Researchers from the Freiberg University of Mining and Technology in Germany have trained a robot to play with Legos by having it observe two humans wearing motion-tracking tags as they built a Lego rocket. After just one session, the robot was able to partner with a human to build the rocket, and it could adjust when some blocks were not exactly where the robot expected to find them. The project is one of several recent examples of teaching robots through human demonstration. For example, earlier this month, Google researchers taught a robot how to open a door by physically guiding it through each step. "We have a lot of intuition about how various manipulation skills can be performed, and it only seems natural that transferring this intuition to robots can help them learn these skills a lot faster," say the Google researchers. The Freiberg team thinks learning through human demonstrations will make robots better able to assist humans with skilled factory work. "Ideally, humans and robots together should be able to do something that, individually or separately, they wouldn't have been able to do alone," says Arizona State University researcher Heni Ben Amor, who contributed to the project.


Supporting Prospective Women in STEM Starts With Accessible Mentors
The Daily (10/27/16) Aleenah Ansari

A University of Washington (UW) study examining gender disparities in science, technology, engineering, and mathematics (STEM) found an unwelcoming culture and a lack of mentors were the main deterrents to women considering STEM careers. The researchers found the differences between more and less gender-balanced fields were due to the presence of an overtly masculine culture in the classroom. They say this culture reinforced stereotypes about who is able to achieve in STEM roles, as well as a lack of relatable role models. An insufficient early exposure to courses in computer science, engineering, and physics also is a significant factor, as students who lack prior experience often are discouraged from taking introductory courses and applying to STEM programs. Mentorship activities, such as UW Engineering Discovery Days, enable current STEM students to share their projects and experiences in the field with K-12 students. UW professor Sapna Cheryan says mentorship does not have to be limited to women in the field. "Our role model studies that we have done in the past have shown that men can be just as good role models for women if they make themselves relatable," she notes. "This is something that people of all genders can participate in."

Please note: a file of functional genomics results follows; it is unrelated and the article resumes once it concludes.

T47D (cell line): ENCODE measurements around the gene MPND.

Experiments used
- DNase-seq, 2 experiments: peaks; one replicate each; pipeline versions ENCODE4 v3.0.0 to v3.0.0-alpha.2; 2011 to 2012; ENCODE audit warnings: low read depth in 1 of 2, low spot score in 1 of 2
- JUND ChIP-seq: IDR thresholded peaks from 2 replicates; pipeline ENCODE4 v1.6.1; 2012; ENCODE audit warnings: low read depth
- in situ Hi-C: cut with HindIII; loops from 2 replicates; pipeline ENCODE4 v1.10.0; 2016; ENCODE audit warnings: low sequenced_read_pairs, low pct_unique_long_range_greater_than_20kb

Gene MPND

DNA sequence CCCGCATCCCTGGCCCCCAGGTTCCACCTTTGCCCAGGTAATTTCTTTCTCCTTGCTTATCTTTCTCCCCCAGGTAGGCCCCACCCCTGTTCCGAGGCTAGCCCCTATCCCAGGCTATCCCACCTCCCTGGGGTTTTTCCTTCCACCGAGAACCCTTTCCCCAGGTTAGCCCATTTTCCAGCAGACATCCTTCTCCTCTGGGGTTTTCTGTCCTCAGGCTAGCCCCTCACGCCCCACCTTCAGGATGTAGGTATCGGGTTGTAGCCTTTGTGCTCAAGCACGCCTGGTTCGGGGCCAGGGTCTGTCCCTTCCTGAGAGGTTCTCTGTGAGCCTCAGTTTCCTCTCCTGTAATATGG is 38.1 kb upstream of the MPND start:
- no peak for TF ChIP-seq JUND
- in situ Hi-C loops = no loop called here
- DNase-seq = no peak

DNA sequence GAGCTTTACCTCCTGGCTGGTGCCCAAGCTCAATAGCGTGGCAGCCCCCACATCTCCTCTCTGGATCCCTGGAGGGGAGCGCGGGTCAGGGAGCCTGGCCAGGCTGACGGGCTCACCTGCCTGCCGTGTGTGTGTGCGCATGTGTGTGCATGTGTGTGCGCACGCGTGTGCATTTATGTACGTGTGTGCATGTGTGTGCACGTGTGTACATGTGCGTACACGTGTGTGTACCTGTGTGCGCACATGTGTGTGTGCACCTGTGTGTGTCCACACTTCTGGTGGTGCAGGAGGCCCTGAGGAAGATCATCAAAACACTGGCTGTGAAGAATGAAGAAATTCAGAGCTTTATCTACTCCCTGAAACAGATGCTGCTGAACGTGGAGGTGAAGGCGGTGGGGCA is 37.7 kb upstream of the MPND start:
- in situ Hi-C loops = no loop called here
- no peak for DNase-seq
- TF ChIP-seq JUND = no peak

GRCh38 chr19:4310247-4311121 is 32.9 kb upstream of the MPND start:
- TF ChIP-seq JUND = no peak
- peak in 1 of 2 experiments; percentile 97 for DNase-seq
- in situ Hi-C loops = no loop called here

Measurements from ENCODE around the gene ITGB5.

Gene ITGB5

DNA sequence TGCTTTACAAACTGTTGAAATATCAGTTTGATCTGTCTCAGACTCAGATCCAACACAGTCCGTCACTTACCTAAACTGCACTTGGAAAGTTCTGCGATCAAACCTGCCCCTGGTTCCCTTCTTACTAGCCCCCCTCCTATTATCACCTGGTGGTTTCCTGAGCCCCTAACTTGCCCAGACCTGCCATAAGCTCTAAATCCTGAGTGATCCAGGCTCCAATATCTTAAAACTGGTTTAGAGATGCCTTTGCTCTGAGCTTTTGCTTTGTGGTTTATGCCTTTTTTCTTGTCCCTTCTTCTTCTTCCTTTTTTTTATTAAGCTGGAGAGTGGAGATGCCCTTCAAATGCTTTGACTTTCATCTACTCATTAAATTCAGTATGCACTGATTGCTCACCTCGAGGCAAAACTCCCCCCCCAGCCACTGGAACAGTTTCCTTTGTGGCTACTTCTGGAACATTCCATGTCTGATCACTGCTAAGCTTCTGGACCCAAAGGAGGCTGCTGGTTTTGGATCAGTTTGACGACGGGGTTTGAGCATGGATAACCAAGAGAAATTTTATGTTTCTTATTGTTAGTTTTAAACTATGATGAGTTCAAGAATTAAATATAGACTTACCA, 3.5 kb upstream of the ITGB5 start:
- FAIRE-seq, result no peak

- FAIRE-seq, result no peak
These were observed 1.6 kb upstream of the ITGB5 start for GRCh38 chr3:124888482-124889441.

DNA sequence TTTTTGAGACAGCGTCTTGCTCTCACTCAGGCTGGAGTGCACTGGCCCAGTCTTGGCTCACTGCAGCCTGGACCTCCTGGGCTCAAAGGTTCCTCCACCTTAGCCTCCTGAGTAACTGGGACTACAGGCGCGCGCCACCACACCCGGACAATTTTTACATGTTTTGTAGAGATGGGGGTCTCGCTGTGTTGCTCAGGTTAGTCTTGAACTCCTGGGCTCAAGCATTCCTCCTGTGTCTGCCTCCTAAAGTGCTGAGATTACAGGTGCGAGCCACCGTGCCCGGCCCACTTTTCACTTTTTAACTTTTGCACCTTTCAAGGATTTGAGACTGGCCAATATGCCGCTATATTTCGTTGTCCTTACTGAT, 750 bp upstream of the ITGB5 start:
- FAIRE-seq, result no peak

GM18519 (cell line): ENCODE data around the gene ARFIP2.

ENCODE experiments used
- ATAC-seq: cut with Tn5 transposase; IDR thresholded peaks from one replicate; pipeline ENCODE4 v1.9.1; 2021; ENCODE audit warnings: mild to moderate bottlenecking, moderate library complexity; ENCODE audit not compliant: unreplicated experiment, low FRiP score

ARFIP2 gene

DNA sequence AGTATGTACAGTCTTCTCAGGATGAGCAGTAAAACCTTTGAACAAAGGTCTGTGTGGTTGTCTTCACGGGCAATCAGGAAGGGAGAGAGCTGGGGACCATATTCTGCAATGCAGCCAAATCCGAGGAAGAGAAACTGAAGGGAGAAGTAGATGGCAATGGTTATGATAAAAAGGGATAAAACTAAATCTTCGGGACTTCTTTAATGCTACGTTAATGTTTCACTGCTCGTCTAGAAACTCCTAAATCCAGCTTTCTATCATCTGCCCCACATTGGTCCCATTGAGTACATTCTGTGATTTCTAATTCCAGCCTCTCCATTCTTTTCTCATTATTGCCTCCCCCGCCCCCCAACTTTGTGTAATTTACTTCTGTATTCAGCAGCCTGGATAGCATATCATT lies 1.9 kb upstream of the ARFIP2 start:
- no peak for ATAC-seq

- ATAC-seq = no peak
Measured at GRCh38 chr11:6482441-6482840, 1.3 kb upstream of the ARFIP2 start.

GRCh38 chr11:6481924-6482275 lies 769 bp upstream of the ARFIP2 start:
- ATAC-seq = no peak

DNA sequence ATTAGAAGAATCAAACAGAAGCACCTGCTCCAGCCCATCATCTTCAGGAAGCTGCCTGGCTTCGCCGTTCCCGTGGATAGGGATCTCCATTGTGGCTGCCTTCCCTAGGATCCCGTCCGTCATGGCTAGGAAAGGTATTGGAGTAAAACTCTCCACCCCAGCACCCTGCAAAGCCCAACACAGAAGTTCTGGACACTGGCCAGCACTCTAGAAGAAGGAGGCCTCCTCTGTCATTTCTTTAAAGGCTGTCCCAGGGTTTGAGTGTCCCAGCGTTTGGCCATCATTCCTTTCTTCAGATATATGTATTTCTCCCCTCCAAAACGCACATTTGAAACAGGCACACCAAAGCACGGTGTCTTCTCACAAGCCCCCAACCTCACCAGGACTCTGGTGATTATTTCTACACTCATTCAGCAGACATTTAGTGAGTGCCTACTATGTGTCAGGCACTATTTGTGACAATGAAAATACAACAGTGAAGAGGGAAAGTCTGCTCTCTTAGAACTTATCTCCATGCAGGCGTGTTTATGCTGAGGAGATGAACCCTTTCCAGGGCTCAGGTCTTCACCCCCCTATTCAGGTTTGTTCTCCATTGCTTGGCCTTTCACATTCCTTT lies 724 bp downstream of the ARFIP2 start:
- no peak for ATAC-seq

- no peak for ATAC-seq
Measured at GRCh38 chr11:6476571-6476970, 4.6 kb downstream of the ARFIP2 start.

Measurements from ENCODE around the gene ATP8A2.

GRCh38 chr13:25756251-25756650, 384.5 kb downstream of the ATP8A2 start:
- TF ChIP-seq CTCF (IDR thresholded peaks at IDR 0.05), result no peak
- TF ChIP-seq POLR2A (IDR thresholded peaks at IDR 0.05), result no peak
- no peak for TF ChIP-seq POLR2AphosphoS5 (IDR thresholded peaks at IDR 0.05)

Researchers Find Weakness in Common Computer Chip
Binghamton University (10/25/16)

Haswell central-processing unit (CPU) components have weaknesses that make common computer operating systems vulnerable to malicious attacks, according to research by a team from Binghamton University and the University of California, Riverside. The researchers say computer hackers can manipulate a CPU's branch predictor, exploit a weak point in address space layout randomization (ASLR) software, and take control of individual, company, and government computers. The team demonstrated the weakness in commonly-used Linux operating systems using Intel processors, but they say the vulnerability could extend to other operating systems, such as Windows and Android. "Previous research demonstrated several ways to bypass ASLR, but our attack is just more efficient and direct," says Binghamton professor Dmitry Ponomarev. "It does not change the fundamental state of the security arms race. Individual users should not worry about this attack, but rather make sure that operating systems are always updated to ensure that other exploitable vulnerabilities are not present." The team identified several ways to mitigate the attacks in a paper presented earlier this month at the IEEE/ACM International Symposium on Microarchitecture (MICRO-49) in Taipei, Taiwan.


Finding Patterns in Corrupted Data
MIT News (10/26/16) Larry Hardesty

A new set of algorithms developed by a multi-university team of researchers is capable of efficiently model-fitting probability distributions to high-dimensional data. "From the vantage point of theoretical computer science, it's much more apparent how rare it is for a problem to be efficiently solvable," says Massachusetts Institute of Technology professor Ankur Moitra. "If you start off with some hypothetical thing--'Man, I wish I could do this. If I could, it would be robust'--you're going to have a bad time, because it will be inefficient. You should start off with the things that you know that you can efficiently do, and figure out how to piece them together to get robustness." Moitra and his collaborators developed an algorithm whose running time rises with the number of data dimensions at a more reasonable rate than algorithms that take two-dimensional cross-sections of the data graph to see if they resemble Gaussian distributions. Their algorithm hinges on what metric to use when quantifying how far off a dataset is from a range of distributions with approximately the same shape. Another key to its performance is identifying the regions of data in which to start taking cross sections.


A Complete Waste of Energy
UNews (UT) (10/25/16) Vincent Horiuchi